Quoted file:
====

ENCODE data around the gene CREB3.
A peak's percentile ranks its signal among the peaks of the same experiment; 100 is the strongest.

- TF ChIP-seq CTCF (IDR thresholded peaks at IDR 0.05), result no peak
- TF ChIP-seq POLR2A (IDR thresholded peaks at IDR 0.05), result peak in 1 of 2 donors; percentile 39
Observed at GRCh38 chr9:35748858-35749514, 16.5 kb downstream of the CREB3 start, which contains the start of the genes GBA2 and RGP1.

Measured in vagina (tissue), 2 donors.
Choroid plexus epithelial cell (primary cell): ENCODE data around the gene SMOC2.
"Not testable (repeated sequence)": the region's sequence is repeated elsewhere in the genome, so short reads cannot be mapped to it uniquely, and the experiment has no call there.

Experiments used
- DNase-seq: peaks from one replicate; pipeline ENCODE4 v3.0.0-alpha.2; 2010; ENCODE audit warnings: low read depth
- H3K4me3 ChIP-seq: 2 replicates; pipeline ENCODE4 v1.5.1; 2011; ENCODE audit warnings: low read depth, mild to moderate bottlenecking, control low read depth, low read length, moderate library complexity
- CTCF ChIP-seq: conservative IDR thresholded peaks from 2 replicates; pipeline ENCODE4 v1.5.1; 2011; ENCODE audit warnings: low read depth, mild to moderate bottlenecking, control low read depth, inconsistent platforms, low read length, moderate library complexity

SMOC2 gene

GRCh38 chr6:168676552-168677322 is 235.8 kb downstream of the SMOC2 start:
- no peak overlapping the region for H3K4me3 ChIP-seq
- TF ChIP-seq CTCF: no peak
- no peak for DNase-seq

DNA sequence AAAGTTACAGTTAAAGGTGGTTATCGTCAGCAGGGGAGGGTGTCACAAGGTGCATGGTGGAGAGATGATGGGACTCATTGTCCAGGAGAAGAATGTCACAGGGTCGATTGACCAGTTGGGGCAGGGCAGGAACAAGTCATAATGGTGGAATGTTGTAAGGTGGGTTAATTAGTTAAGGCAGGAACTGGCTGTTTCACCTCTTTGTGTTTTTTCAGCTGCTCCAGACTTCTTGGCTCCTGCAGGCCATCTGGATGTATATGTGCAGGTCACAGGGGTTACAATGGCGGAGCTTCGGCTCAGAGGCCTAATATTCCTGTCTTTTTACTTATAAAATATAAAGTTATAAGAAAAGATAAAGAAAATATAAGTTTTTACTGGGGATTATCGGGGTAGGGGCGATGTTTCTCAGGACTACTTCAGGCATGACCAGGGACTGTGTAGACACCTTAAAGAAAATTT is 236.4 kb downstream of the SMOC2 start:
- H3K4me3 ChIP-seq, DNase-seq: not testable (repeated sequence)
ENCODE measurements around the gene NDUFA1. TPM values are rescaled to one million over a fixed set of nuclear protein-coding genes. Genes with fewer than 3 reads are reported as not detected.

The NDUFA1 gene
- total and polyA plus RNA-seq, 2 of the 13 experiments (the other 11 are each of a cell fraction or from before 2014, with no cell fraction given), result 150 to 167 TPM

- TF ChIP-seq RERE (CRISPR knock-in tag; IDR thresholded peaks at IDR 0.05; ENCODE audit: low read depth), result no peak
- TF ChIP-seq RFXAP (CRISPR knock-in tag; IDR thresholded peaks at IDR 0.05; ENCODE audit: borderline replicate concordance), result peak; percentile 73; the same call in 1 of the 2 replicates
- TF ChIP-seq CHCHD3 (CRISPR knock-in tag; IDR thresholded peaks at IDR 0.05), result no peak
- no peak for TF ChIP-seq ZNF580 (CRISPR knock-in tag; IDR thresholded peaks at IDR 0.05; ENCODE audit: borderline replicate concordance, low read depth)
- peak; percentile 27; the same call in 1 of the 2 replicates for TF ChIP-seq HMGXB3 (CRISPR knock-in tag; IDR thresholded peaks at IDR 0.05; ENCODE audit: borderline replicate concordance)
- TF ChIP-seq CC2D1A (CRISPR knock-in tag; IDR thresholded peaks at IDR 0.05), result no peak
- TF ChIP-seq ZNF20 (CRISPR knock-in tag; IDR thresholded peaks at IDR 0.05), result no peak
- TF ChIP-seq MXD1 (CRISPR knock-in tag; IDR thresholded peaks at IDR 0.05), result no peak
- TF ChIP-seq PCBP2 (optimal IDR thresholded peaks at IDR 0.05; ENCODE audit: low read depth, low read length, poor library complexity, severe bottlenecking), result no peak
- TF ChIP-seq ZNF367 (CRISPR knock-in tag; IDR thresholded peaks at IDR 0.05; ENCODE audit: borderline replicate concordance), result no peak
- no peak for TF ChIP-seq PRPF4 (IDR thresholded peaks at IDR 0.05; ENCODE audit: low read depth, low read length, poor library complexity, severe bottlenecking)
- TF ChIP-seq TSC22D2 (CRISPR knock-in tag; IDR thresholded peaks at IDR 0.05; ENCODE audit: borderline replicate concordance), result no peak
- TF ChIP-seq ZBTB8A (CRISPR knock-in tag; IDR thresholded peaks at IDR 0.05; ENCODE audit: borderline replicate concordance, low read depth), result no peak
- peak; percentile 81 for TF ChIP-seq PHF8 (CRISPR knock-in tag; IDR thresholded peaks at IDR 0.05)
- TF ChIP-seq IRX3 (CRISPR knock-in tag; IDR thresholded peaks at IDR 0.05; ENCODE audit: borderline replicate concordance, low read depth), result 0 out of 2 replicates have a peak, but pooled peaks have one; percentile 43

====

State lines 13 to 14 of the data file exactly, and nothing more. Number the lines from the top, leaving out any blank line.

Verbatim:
SMOC2 gene

GRCh38 chr6:168676552-168677322 is 235.8 kb downstream of the SMOC2 start: